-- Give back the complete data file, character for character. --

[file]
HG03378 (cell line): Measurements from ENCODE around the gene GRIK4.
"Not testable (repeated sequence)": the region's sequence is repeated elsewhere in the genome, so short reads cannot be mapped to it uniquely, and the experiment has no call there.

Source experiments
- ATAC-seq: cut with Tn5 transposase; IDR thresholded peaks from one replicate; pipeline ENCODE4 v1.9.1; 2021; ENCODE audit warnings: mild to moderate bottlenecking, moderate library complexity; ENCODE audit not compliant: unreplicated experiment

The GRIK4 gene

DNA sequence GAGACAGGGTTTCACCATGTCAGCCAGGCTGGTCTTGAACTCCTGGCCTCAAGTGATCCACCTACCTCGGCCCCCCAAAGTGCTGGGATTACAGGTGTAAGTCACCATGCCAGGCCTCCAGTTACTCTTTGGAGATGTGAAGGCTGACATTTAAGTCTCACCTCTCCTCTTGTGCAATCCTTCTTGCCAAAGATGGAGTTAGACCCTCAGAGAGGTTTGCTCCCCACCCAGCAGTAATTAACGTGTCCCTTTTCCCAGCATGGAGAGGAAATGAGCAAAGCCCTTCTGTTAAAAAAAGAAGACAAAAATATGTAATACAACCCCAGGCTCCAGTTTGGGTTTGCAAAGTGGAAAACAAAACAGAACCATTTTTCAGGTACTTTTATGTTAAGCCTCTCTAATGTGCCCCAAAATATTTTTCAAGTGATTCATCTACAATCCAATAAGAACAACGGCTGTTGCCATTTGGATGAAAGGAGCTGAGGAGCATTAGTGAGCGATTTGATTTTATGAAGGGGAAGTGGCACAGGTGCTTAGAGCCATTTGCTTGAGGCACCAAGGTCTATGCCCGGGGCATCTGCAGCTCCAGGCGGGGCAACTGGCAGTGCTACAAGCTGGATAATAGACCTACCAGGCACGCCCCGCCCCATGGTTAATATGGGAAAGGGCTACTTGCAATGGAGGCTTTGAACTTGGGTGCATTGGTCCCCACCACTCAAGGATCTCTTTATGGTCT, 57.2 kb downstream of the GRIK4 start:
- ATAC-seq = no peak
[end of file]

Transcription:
HG03378 (cell line): Measurements from ENCODE around the gene GRIK4.
"Not testable (repeated sequence)": the region's sequence is repeated elsewhere in the genome, so short reads cannot be mapped to it uniquely, and the experiment has no call there.

Source experiments
- ATAC-seq: cut with Tn5 transposase; IDR thresholded peaks from one replicate; pipeline ENCODE4 v1.9.1; 2021; ENCODE audit warnings: mild to moderate bottlenecking, moderate library complexity; ENCODE audit not compliant: unreplicated experiment

The GRIK4 gene

DNA sequence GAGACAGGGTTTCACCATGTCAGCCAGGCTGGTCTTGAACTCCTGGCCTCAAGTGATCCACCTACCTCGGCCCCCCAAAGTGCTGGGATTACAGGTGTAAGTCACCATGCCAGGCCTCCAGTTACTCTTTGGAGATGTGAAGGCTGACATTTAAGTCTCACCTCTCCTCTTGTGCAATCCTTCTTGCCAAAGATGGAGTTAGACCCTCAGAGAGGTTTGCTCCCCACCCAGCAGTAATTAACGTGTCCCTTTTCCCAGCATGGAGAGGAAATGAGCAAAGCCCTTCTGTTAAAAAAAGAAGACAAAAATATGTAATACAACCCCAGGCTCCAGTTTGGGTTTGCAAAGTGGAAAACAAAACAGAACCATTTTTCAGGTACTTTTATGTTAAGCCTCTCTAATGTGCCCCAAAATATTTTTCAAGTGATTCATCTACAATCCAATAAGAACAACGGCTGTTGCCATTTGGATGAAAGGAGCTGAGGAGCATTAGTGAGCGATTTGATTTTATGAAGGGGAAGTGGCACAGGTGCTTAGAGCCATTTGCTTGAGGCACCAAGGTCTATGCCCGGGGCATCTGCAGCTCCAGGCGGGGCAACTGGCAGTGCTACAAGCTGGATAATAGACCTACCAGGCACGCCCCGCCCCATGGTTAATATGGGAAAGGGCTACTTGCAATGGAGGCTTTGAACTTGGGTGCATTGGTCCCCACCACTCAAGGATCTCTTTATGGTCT, 57.2 kb downstream of the GRIK4 start:
- ATAC-seq = no peak